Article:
Vietnam fine arts development is closely connected to Vietnamese culture and history - one that is based on rice cultivation, village tradition and other communal values, which are all under the umbrella of confucianism. Just like Vietnamese history, fine arts in Vietnam has seen much ups and downs, following the interval of peace and wars that rule the country for the past two millennia.
Together with Dong Son Culture, where bronze and other metals were brought into use, so was Vietnamese fine arts coded with similar patterns. The thousand years of Chinese domination from 111 BC to 938 AD did not leave much trace of a once-prosperous art scene. Not until the late 10th century with the enthronement of Le Dai Hanh was Vietnamese Fine Arts partly restored.
Ly - Tran - Ho Dynasty from the 11th to the early 15th Century was a gold era for Vietnamese fine arts. Architecture influenced by Buddhism such as the One Pillar Pagoda in Hanoi, crafted with dragon phoenix contour, is typical during this period. As well, folk paintings throve and shone, for peasants were able to produce surplus during peace and had extra time for creative work. This period of arts apex lasted only 400 years, before the countries were once again divided and torn by political instability.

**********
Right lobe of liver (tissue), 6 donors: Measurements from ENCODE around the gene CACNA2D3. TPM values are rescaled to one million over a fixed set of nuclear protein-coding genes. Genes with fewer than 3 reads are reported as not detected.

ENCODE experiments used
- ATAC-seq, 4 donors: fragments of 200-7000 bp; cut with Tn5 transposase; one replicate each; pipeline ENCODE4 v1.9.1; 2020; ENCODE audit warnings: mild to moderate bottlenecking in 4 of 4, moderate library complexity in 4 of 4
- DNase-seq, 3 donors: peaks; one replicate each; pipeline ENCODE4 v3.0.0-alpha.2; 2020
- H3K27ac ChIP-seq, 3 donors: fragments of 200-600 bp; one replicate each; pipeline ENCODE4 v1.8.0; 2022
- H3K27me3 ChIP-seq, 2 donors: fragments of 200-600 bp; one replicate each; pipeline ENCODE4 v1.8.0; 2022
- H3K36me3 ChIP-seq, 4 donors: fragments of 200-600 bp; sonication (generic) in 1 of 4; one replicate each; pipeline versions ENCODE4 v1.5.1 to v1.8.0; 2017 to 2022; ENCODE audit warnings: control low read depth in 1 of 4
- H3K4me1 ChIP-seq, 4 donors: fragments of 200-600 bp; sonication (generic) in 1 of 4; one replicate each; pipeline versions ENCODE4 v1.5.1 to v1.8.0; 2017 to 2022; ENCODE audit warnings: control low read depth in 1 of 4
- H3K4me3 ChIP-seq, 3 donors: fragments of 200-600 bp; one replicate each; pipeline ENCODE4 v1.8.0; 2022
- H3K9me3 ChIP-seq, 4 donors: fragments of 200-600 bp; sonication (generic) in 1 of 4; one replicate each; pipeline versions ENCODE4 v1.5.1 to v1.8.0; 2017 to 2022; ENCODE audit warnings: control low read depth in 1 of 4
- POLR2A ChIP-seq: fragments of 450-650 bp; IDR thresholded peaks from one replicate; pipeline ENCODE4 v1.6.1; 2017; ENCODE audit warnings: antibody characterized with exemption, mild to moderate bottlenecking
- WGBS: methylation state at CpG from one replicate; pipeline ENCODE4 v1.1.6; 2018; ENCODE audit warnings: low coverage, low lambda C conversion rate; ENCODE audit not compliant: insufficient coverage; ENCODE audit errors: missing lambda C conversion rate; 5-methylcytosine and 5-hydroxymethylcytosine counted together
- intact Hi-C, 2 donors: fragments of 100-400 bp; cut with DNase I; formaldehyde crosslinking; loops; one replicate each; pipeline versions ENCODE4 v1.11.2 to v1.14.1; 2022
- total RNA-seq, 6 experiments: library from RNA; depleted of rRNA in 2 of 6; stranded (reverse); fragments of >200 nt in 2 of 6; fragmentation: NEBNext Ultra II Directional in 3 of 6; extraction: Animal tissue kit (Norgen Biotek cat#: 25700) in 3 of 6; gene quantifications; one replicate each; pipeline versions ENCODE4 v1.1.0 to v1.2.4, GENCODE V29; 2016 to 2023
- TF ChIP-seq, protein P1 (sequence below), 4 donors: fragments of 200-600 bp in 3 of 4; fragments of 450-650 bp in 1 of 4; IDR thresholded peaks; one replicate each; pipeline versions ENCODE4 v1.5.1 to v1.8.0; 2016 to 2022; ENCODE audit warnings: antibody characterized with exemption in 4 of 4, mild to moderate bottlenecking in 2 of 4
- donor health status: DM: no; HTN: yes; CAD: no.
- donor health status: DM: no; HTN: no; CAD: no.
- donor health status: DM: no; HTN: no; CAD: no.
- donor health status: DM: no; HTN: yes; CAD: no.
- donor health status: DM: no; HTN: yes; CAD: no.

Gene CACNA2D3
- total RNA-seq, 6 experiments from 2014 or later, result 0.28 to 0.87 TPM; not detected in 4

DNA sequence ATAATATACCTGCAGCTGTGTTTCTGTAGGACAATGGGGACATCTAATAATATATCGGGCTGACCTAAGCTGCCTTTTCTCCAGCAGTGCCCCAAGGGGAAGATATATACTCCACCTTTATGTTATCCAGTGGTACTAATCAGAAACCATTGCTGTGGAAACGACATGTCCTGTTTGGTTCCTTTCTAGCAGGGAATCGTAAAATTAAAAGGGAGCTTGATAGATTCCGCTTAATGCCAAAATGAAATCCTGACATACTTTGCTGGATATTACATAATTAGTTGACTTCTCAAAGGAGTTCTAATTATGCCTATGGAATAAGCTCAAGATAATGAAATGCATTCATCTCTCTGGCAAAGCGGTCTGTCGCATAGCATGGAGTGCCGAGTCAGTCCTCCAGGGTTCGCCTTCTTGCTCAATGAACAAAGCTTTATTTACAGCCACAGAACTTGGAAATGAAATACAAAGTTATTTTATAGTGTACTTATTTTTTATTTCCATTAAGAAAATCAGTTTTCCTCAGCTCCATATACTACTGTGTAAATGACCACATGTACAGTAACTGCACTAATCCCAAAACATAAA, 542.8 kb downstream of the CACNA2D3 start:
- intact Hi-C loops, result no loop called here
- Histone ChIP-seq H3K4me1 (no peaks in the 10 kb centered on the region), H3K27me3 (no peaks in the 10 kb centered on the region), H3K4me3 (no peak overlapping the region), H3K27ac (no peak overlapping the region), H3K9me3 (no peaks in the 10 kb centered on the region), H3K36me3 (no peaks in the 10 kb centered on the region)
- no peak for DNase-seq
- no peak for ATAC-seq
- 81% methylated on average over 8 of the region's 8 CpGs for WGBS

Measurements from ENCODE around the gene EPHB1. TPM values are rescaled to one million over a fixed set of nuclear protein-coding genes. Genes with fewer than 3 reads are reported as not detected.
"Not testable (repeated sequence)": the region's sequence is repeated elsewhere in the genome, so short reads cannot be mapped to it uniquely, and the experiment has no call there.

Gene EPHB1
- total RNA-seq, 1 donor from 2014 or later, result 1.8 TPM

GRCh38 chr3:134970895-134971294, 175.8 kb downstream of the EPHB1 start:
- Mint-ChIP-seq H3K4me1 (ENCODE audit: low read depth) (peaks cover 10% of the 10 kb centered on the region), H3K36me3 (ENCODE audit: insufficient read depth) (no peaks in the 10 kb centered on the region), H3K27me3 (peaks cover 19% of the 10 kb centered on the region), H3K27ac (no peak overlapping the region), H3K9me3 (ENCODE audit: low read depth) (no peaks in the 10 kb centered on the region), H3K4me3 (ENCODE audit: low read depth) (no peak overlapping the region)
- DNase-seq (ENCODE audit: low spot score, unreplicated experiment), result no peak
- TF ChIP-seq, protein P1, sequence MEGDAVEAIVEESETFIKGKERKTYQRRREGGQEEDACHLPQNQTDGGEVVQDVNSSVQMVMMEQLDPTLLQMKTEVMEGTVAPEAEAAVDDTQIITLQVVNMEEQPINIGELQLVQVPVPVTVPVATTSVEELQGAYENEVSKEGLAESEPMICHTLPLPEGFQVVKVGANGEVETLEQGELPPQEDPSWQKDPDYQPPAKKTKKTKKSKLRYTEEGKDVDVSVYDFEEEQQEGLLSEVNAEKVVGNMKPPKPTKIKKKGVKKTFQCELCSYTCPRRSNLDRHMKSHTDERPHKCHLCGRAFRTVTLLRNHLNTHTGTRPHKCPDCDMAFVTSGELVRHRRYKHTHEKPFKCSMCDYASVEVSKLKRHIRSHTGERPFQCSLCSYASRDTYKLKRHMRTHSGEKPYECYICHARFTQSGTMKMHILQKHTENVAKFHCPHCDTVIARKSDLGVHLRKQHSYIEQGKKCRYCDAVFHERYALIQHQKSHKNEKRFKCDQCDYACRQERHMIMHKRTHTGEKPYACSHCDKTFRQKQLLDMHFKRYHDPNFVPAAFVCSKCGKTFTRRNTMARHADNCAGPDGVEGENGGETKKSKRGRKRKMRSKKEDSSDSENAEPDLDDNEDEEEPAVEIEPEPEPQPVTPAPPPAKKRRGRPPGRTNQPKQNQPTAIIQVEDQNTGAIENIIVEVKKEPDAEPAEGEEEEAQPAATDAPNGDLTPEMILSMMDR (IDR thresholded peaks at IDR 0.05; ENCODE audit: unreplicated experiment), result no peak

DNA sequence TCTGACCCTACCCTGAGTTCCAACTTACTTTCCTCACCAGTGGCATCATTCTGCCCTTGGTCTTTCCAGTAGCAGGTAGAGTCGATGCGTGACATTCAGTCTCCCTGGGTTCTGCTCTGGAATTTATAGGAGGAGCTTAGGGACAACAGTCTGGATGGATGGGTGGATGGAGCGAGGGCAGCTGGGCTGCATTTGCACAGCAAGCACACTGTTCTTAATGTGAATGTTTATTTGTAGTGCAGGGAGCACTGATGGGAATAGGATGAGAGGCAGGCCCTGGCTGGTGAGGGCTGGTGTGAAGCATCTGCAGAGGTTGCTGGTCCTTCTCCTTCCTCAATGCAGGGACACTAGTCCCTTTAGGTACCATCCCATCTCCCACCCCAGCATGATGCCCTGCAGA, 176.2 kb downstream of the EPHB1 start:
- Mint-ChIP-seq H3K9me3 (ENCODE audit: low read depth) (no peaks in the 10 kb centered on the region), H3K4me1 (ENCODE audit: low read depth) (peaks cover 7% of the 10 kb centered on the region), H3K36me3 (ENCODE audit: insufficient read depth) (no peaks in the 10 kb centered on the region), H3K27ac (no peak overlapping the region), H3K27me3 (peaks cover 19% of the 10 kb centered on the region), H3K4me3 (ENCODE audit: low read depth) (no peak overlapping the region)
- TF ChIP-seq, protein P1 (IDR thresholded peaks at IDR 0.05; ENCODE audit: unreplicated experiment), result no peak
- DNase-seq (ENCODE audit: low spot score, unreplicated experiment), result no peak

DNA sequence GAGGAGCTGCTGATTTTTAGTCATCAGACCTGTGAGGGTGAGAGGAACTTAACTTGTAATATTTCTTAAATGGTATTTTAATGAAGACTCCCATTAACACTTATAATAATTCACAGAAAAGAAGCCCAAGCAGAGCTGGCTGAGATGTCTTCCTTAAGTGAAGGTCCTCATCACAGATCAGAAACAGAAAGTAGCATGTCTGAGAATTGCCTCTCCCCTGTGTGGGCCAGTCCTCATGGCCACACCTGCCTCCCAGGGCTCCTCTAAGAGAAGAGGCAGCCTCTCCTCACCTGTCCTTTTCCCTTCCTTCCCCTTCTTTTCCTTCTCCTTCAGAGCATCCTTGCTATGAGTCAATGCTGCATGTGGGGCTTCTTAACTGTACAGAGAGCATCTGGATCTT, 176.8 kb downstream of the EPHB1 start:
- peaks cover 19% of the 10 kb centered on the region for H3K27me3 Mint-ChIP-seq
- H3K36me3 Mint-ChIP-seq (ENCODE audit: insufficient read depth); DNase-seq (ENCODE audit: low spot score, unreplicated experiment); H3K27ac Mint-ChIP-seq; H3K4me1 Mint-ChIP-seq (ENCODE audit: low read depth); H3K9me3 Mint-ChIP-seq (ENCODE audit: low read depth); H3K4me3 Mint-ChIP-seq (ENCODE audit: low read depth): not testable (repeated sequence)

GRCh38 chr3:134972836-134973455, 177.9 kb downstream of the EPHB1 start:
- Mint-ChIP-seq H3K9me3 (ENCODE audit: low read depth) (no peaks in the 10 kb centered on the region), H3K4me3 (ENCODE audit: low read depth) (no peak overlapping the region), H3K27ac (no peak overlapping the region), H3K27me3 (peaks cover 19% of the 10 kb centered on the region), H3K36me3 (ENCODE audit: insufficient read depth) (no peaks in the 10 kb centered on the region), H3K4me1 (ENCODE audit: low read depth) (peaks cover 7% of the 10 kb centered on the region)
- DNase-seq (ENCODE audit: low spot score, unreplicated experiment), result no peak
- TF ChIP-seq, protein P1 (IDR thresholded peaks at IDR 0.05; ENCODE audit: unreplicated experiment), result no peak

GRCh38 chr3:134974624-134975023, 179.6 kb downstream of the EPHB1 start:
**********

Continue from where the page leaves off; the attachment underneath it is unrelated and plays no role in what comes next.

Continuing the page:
Hanoi One Pillar Pagoda - typical architecture of Ly dynasty with Buddhist influences
During the French colonization, Vietnamese fine arts observed some major reconfiguration. Even though artists were not completely freed from feudalism influence to express themselves in their work, they sought new directions and reflected the contemporary capitalist society. New art types were born, many of which remain a pride among Vietnamese until today such as lacquer painting.
Lacquer painting portraying Hanoi Temple of Literature
The Fine Arts College of Indochine, nowadays known as the Vietnam Academy of Fine Arts (42 Yet Kieu, Hanoi) have prepared many talented artists for a Vietnam contemporary fine arts landscape. Famous name such as Tran Van Can, Bui Xuan Phai and To Ngoc Van has marked a new era in Vietnamese fine arts history: en embedded simplicity of the country and the culture, mixed in with Western elegant colour use.
In both Ho Chi Minh City and Hanoi, you can visit the Museum of Fine Arts and learn more deeply about Vietnamese fine arts history.